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Từ điển Oxford Advanced Learner 8th
tackle



tackle [tackle tackles tackled tackling] verb, noun BrE [ˈtækl] NAmE [ˈtækl]
verb
1. transitive ~ sth to make a determined effort to deal with a difficult problem or situation
The government is determined to tackle inflation.
I think I'll tackle the repairs next weekend.
Firefighters tackled a blaze in a garage last night.
2. transitive ~ sb (about sth) to speak to sb about a problem or difficult situation
Syn: confront
I tackled him about the money he owed me.
3. transitive, intransitive ~ (sb) (in football ( ↑soccer ), ↑hockey, etc.)to try and take the ball from an opponent
He was tackled just outside the penalty area.
4. intransitive, transitive ~ (sb) (in ↑rugby or ↑American football)to make an opponent fall to the ground in order to stop them running
5. transitive ~ sb to deal with sb who is violent or threatening you
He tackled a masked intruder at his home.
Verb forms:

Word Origin:
Middle English (denoting equipment for a specific task): probably from Middle Low German takel, from taken ‘lay hold of’. Early senses of the verb (late Middle English) described the provision and handling of a ship's equipment.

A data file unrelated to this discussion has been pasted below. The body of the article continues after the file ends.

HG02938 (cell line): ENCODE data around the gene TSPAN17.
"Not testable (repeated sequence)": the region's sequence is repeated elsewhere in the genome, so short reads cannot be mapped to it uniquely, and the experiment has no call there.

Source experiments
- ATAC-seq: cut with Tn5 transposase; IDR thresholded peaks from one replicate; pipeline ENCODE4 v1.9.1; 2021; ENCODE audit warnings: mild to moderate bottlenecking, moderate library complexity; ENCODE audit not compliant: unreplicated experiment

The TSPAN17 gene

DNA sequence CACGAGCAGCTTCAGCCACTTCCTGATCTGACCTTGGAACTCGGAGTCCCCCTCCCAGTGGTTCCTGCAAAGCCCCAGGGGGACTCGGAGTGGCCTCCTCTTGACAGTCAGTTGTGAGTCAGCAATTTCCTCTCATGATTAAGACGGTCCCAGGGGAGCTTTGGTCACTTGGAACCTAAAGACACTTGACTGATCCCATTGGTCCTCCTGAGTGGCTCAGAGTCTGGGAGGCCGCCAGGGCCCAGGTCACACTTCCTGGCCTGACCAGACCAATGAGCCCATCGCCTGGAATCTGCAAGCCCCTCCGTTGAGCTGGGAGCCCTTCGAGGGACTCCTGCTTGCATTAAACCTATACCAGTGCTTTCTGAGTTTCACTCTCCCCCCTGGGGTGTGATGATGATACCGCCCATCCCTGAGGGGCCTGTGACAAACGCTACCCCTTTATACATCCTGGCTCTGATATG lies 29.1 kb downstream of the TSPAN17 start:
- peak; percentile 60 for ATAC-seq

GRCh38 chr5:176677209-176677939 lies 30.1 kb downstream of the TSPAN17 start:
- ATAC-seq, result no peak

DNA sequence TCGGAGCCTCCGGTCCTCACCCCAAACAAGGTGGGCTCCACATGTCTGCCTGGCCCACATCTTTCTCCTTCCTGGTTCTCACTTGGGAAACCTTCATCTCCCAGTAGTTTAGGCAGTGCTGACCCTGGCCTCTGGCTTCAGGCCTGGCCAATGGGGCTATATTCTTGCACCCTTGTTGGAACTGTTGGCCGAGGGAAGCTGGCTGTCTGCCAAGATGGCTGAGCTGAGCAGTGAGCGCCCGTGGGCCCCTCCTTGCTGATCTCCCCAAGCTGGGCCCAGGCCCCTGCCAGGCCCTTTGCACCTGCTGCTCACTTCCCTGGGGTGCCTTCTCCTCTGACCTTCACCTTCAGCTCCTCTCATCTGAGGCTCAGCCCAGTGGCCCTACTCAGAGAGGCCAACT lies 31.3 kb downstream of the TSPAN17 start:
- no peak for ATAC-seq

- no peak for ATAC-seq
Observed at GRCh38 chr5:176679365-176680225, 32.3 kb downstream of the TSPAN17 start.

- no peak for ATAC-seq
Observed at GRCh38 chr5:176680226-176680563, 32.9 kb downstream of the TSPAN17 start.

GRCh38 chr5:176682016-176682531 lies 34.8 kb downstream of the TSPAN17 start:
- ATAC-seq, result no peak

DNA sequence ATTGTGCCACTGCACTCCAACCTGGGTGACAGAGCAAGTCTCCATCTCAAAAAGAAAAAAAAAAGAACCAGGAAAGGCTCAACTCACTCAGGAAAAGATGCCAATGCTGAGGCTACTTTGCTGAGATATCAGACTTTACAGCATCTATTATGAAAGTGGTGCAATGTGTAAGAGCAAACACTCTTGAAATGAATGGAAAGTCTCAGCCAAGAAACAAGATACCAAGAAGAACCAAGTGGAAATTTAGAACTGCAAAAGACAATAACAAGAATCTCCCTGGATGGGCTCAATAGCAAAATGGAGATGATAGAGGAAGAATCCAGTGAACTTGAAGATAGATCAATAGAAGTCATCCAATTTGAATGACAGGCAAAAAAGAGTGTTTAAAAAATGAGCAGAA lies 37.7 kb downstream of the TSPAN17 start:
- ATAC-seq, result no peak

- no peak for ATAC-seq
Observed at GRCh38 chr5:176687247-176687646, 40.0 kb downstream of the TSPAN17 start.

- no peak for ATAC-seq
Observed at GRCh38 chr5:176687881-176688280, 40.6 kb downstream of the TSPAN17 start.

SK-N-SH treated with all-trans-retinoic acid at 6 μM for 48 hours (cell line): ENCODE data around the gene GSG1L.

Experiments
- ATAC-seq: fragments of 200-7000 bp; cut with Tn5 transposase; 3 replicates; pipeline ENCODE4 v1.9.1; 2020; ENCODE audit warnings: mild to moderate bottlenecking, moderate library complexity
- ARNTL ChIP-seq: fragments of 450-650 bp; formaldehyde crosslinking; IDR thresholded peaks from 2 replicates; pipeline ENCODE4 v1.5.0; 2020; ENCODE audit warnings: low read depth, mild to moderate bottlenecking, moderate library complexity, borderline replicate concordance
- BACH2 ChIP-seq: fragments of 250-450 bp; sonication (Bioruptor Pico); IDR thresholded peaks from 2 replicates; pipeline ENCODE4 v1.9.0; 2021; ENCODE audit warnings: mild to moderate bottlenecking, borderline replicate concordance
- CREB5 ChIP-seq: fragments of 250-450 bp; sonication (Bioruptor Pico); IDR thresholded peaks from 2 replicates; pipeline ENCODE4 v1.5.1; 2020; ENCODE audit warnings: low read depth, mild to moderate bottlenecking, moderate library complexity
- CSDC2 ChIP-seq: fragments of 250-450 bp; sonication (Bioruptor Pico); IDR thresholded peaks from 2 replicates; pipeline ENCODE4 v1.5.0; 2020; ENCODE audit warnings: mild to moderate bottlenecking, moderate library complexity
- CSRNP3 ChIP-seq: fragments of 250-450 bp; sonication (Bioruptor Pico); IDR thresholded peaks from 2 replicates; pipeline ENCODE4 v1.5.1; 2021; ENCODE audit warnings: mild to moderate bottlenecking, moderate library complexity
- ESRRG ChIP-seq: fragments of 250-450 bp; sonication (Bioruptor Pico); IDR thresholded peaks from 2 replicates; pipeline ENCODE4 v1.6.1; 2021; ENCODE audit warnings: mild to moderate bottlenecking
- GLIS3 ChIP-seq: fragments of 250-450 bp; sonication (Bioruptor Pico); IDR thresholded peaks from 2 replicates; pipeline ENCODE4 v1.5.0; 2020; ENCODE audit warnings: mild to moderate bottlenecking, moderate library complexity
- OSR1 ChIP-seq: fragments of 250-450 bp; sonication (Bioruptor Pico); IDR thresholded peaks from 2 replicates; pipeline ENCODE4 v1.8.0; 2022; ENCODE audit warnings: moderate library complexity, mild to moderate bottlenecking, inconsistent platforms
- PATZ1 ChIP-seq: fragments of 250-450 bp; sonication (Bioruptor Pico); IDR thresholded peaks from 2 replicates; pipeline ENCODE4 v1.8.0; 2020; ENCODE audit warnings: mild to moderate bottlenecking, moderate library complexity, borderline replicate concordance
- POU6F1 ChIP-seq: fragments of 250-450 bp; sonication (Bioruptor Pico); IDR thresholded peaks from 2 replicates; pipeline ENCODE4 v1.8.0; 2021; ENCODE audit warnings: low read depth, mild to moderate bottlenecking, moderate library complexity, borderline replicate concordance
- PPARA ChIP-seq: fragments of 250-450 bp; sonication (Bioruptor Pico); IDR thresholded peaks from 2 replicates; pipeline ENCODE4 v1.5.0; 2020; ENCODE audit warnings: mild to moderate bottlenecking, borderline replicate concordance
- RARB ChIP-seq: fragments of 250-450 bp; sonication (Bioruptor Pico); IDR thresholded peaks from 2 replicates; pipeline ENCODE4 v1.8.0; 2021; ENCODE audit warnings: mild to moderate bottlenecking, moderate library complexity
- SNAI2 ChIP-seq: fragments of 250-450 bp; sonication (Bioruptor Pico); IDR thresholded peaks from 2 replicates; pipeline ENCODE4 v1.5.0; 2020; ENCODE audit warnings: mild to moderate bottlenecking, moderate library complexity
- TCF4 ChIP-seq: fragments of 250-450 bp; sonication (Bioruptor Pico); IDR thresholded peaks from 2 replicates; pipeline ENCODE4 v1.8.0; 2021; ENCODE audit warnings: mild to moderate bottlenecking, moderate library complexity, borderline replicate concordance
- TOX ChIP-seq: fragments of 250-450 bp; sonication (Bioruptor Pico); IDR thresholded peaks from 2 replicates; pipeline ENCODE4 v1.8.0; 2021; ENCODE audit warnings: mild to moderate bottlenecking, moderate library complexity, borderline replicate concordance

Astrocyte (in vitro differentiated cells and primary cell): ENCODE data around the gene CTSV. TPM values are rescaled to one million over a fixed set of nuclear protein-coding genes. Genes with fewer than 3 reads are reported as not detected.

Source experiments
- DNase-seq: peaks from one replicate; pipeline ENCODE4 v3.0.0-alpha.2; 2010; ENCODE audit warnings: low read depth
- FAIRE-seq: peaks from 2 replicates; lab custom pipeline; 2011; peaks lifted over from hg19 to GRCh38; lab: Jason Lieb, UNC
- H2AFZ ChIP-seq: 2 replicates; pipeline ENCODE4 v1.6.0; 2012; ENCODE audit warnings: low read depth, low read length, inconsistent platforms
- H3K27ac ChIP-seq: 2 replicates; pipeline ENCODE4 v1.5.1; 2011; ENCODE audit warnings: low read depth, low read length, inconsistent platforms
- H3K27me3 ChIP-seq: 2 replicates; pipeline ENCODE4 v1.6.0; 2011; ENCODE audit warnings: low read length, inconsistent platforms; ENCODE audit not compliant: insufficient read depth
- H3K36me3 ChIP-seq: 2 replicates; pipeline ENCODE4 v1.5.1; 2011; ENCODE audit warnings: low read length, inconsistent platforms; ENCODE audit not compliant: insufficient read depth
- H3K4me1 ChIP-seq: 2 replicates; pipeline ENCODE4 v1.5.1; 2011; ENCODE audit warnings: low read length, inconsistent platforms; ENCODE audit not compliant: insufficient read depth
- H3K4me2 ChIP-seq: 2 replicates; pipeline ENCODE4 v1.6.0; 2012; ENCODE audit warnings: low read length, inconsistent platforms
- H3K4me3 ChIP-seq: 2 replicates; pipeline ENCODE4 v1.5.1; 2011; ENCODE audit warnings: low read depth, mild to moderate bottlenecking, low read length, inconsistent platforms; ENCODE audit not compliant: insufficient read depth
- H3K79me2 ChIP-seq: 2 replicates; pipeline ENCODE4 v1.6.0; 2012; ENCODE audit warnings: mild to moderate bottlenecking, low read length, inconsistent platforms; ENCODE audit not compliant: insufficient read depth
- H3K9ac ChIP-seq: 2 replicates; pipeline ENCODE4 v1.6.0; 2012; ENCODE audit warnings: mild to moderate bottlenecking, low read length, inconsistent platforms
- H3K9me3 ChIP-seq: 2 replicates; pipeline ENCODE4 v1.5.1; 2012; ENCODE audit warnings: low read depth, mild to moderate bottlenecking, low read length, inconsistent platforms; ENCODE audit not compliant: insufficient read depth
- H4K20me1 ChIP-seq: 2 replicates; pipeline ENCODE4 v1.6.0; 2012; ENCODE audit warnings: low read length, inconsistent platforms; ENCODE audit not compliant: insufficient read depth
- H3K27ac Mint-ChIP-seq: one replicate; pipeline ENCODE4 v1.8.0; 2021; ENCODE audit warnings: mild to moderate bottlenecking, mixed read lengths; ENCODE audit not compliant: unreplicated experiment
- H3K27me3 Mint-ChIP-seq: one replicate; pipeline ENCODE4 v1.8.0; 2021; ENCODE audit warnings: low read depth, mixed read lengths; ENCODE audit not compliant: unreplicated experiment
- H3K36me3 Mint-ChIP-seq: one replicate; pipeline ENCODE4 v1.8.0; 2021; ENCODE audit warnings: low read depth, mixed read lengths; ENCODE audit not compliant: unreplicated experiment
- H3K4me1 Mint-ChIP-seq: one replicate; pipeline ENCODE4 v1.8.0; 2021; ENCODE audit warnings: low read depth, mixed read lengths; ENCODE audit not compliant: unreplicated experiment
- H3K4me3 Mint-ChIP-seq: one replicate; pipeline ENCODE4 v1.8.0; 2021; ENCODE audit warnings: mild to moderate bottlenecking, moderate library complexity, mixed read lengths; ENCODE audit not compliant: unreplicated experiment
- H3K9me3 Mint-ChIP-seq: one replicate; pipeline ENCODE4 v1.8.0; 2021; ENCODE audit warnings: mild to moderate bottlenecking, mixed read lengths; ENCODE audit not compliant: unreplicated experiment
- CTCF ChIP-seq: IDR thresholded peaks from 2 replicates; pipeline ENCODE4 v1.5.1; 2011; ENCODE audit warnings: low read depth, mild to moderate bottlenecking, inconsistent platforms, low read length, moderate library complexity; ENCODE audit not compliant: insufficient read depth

Example Bank:
He can run fast and tackle hard.
The drugs problem has to be tackled head-on.
The problem is being tackled with a range of measures.
We are failing to tackle the key issues.
I think I'll tackle the repairs next weekend.

 
noun
1. countable an act of trying to take the ball from an opponent in football ( ↑soccer ), etc; an act of knocking an opponent to the ground in ↑rugby or ↑American football
He was booked for a late tackle on Torres.
He brought the burglar down with a flying tackle.
2. countable (NAmE) (in ↑American football)a player whose job is to stop opponents by knocking them to the ground
3. uncountable the equipment used to do a particular sport or activity, especially fishing
see also block and tackle
4. uncountable (BrE, slang)a man's sexual organs

Word Origin:
Middle English (denoting equipment for a specific task): probably from Middle Low German takel, from taken ‘lay hold of’. Early senses of the verb (late Middle English) described the provision and handling of a ship's equipment.

Example Bank:
He bruised his arm making a tackle against the Browns.
He was booked for a tackle from behind on Morris.
I managed to get in a sliding tackle, but he scored anyway.
Only a last-ditch tackle by Song prevented Raul from scoring.
She lost the ball in a tackle.
Their captain was sent off for a high tackle on Cooper.
a crunching tackle from her opponent
He owns a gun and tackle shop in the village.
We'll need some ropes and climbing tackle.
You can hire bait and fishing tackle from the outdoor centre.

 

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